How to control those sugar cravings

Easter weekend is here and there will be lots of sweet treats to tempt us. But how will all that sugar affect us?

One in three of us has high blood sugar and is at risk of developing Type 2 diabetes. Too much sugar can also result in energy ‘highs’ and ‘lows’.

High blood sugar can be caused by a number of factors, including frequent snacking on processed foods and drinks, regular dieting and weight gain. Does this sound like you?

Michelle Winspear from Advanced Nutrition in Sanderson Arcade gives some tips to help kick your sugar habit and reduce cravings once and for all.


Modern British diets rely heavily on processed, convenience foods, which often contain high volumes of sugar. You might be surprised by the sugar content found in everyday food. Tomato ketchup, for example, contains approximately one teaspoon of sugar per 15ml, and some cereals contain three teaspoons per 30g serving. Take time to cook fresh food when possible.


Missing meals or eating refined foods can play havoc with blood glucose, making you feel hungrier and more likely to stray towards sugary snacks. Three balanced, wholesome meals can prevent blood sugar levels from dropping.


Breakfasts containing high starch and added sugar will only lead to cravings later in the day.

Eggs, healthy fats and whole grains can help you feel fuller for longer.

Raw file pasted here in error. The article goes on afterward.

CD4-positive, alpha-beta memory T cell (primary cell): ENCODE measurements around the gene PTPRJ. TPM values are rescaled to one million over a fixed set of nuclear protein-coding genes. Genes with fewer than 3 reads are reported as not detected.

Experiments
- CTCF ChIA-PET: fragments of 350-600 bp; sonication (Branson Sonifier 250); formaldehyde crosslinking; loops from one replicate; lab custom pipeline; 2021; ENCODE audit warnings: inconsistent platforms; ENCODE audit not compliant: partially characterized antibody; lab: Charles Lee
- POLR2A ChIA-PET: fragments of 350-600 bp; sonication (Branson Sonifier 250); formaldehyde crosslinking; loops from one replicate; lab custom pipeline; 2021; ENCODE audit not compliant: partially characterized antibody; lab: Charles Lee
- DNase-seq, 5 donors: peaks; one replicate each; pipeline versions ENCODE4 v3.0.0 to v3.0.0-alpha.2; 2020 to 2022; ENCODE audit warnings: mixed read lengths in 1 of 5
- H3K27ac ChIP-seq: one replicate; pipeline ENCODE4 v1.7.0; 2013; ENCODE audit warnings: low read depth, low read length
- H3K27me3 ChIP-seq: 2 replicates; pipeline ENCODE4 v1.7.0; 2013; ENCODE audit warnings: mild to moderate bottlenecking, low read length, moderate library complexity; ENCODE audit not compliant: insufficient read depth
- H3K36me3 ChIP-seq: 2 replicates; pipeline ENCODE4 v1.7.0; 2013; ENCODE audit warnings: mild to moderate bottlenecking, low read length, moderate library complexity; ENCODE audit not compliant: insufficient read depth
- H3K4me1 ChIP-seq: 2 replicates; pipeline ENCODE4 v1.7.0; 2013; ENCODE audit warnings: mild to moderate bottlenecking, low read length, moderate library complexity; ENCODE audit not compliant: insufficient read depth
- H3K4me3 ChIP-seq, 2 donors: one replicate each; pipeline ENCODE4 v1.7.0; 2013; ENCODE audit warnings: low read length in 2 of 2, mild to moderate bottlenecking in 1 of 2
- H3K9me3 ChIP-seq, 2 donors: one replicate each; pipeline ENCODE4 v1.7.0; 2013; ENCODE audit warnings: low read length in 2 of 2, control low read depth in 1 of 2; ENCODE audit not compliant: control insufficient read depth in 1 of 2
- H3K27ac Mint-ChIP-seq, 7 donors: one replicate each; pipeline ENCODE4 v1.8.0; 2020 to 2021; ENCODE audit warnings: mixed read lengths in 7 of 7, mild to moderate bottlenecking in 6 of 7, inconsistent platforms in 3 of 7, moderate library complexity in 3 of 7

Stick to fresh fruit over fruit juice to get your five a day. Smoothies and juices shred or remove the fibre from fruit, exposing us to high levels of fructose, which raises blood sugar.


Exercise improves your insulin sensitivity, which helps control blood sugar levels. It is also a good distraction, taking your mind off sugary treats.


Do you find yourself reaching for sugary snacks and feeling tired and lethargic, particularly in the afternoon? Do you crave sugar after a meal? Are you struggling to lose weight?

Sometimes trying to eat a more healthy diet and exercising isn’t enough, and it can be difficult to find the time. Chromium is a vital mineral recognised as an effective measure to control blood sugar.

We simply don’t get enough chromium in modern diets. It is also depleted from food during cooking, meaning a chromium supplement could be what your body is lacking.

Chromium works with insulin to maintain healthy levels of glucose in the blood stream.

It can help to combat sugar cravings and convert fat, carbohydrates and protein into energy, making it good for weight loss. Try Bio-Chromium as it is 10 times better absorbed by the body than any other form of chromium.

Come and see us at Advanced Nutrition for further advice on health and nutrition.

For more information visit